Congressional leaders continue to seek information from the U.S. Department of Justice (DOJ) regarding the DOJ’s efforts to enforce the Competitive Health Insurance Reform Act (CHIRA), which partially repealed the antitrust exemption “business insurance of the McCarran-Ferguson Act for insurers and has been signed into law by former President Trump in the final days of his term after receiving bipartisan support from Congress.
On July 26, 2022, U.S. Representatives Peter DeFazio (Democrat, OR-04), Drew Ferguson (Republican, GA-03), Jerrold Nadler (Democrat, NY-10), Ken Buck (Republican, CO-04), and David Cicilline (Democrat, RI-01) sent a letter to the DOJ requesting an update regarding the agency’s efforts to clamp down on anti-competitive behavior in the health and dental insurance industries since Congress passed CHIRA and repealed the so-called “insurance business” antitrust exemption for health and dental insurers in January 2021.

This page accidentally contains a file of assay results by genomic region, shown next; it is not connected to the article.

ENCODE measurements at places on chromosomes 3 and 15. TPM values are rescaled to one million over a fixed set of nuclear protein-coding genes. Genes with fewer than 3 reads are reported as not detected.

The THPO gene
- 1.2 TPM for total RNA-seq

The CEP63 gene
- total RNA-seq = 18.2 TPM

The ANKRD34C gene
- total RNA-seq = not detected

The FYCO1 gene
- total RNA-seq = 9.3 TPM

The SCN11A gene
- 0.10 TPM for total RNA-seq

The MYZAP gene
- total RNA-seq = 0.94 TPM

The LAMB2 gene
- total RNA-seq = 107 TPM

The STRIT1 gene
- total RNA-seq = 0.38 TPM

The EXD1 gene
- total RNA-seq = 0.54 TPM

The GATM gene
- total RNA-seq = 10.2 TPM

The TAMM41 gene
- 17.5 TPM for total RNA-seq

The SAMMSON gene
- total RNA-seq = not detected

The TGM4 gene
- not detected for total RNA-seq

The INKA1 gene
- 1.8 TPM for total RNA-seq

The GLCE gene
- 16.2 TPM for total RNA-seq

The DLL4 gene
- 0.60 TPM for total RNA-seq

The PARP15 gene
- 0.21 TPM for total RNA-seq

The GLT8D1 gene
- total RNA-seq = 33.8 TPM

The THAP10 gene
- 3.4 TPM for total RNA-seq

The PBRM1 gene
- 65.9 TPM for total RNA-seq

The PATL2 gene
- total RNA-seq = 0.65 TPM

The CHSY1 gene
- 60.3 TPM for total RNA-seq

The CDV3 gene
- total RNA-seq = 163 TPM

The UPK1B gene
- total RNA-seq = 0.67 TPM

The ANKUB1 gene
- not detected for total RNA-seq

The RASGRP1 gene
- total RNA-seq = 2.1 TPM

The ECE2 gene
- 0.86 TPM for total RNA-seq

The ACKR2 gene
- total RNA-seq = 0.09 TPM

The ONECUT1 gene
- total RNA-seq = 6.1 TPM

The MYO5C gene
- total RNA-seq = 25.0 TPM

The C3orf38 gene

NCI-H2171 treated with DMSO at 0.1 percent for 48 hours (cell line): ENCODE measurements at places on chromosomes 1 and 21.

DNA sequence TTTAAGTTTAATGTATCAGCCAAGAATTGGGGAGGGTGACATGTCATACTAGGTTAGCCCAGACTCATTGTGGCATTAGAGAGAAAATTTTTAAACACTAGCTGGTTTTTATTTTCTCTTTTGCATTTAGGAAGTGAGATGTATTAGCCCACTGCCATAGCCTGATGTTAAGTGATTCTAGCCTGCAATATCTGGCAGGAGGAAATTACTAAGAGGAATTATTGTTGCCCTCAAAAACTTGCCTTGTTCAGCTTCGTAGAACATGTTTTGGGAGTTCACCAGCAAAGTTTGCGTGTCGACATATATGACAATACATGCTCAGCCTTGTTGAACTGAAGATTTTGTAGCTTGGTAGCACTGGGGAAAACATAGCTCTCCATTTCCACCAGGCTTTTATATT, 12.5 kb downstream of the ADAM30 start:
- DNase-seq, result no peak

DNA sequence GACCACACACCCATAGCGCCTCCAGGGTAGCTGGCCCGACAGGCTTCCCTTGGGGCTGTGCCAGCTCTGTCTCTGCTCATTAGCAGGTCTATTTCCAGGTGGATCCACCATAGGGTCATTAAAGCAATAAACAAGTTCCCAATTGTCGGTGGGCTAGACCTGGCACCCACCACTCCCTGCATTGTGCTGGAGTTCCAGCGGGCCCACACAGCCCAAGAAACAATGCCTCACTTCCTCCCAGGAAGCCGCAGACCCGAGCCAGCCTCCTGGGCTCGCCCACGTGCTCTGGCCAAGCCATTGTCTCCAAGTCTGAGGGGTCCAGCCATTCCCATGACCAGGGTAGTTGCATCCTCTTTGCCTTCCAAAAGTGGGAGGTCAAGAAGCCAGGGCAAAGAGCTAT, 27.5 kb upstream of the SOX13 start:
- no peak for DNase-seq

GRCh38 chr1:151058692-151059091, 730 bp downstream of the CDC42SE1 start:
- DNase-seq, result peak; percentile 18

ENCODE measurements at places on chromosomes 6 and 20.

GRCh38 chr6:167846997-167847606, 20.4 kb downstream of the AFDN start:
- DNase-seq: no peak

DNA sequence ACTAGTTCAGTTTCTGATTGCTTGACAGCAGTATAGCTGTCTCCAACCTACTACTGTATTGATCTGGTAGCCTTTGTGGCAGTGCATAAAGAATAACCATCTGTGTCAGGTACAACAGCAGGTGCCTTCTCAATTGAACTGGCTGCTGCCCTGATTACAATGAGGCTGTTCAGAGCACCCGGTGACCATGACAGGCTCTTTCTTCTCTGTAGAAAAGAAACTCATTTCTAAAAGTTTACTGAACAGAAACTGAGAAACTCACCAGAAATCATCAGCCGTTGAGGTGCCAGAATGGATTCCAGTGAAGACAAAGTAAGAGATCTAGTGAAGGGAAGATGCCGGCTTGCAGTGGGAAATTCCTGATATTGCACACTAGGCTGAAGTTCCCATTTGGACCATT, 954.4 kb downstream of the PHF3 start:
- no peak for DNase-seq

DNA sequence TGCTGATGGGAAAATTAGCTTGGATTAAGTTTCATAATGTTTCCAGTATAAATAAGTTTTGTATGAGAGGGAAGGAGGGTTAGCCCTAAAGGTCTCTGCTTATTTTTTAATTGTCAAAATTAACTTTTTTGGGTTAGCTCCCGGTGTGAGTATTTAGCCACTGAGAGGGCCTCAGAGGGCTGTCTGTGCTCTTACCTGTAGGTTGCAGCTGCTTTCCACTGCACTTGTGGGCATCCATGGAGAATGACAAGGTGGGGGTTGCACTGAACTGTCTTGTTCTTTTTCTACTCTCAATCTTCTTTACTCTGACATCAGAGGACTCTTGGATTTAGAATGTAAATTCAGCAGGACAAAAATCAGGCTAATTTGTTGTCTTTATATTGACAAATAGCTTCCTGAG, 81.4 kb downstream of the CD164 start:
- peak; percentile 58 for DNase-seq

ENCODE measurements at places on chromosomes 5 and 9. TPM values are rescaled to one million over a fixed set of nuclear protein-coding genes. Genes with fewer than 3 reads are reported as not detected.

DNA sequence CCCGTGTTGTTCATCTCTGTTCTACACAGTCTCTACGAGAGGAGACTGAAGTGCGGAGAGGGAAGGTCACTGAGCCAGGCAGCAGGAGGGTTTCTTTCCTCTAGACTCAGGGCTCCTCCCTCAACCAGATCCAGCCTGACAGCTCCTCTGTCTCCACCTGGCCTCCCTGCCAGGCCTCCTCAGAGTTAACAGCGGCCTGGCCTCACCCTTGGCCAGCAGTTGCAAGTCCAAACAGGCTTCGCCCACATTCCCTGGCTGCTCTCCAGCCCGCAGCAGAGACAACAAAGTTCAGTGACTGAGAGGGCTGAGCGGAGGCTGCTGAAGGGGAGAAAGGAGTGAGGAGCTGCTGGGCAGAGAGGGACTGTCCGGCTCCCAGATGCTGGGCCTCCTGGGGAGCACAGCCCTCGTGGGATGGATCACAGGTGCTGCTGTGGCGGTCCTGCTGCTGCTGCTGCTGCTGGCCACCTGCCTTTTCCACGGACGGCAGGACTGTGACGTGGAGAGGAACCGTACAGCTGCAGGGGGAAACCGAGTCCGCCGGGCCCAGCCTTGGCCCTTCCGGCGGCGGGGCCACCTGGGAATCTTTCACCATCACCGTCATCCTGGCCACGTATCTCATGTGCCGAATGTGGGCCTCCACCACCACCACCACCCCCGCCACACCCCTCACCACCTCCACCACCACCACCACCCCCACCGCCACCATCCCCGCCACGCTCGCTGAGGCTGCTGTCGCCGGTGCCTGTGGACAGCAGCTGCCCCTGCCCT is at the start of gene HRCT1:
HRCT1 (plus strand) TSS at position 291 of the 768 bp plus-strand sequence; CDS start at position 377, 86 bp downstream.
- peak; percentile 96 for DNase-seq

Among other things, CHIRA amended the McCarran-Ferguson Act to repeal the insurance antitrust exemption for health and dental insurers, stating that “[n]nothing contained in this Act shall modify, interfere with, or replace the operation of any of the antitrust laws with respect to health insurance business (including dental insurance business and benefits limited range dental). Historically, the Supreme Court had interpreted insurance exempt activity narrowly and did not exempt insurers from the most common types of antitrust claims. But the courts had applied the McCarran-Ferguson Act to shield certain coordinated activities of insurers from antitrust challenges, including pricing, joint underwriting and reinsurance risk allocation. After CHIRA, these types of previously protected joint activities can now pose antitrust risks to health and dental insurers.